This section contains useful information about Armagh, Armagh Observatory & Planetarium and how to get here for anyone coming to visit, work or study.
The City of Armagh
Armagh Observatory & Planetarium is situated in Armagh, Northern Ireland. Armagh is a small but historically significant city located about an hour by car south of Belfast International Airport and one and a half hours North of Dublin Airport.
As the Seat of the Archbishops of Armagh, the Primates of All Ireland for both the Roman Catholic Church and the Church of Ireland, Armagh is the ecclesiastical capital of Ireland and home to two cathedrals. In ancient times, Navan Fort, on the outskirts of the city was a pagan ceremonial site and one of the great royal capitals of Gaelic Ireland.
Armagh owes much of its rich history since the 18th century to the leadership, vision and generosity of the Church of Ireland Archbishop Richard Robinson. As an educated and enlightened man Archbishop Richard Robinson resolved to use his wealth and power to found and maintain charitable and educational institutions, particularly in his Primatial City of Armagh. He employed some of the foremost architects of his day: Thomas Cooley, and Francis Johnston, to design buildings and plan his cathedral city. His legacy included the new Archbishop’s Palace (now the Council offices) which were begun in 1768; the Public Library, founded in 1771; the Classical School in about 1773 along with a new barracks in the same year; and a County Gaol in 1780. He commenced the building of Armagh Observatory in 1789 and the first observations were made here in 1793.
Today, life in Armagh is similar to many small cities throughout Great Britain and Ireland and anyone considering settling here will have the same questions and concerns that they would in considering settling in any country or region away from home. These pages aim to help you gain an understanding of life in Armagh and what our small but friendly and welcoming city has to offer.
Armagh Observatory & Planetarium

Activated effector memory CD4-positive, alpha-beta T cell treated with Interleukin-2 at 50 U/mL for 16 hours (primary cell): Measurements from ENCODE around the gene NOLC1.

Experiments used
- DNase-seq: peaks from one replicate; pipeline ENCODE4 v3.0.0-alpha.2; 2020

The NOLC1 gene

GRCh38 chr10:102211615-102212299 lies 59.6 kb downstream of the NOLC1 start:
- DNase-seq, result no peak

The cultural and heritage importance of Armagh Observatory & Planetarium is significant and almost as important as our scientific credentials. The organisation was founded by Church of Ireland Archbishop Richard Robinson in 1790 making it the oldest scientific institution in Northern Ireland and the longest continuously operating astronomical research institute in the UK and Ireland.
We form a culturally diverse but closely-knit community of staff and students who will be happy to give you whatever support you need. Our staff and students come from all over the world and understand the challenges of settling in a new country with a different culture and climate.
Here at Armagh Observatory & Planetarium you’ll find a strong culture of teamwork. We hold regular engagement days where staff and students come together to participate in events to support understanding of the purpose, heritage and ethos of Armagh Observatory & Planetarium and to get to know each other and the work in which we are engaged.
Getting to and from Armagh
There are good road links and a regular Translink bus service between Armagh and both Belfast and Dublin. Translink also operates a local bus service. The City also benefits from a number of reliable and reasonably priced taxi services.
There are a number of free car parks around the City and, where there is a charge for parking, this charge is quite low.
As well as good road links to Belfast and Dublin there are good road links to Belfast’s two airports and to Dublin Airport.
Living in Armagh
Find out about what it’s like living here, shopping, education, sports and leisure, things to do, places to see and events that happen throughout the year.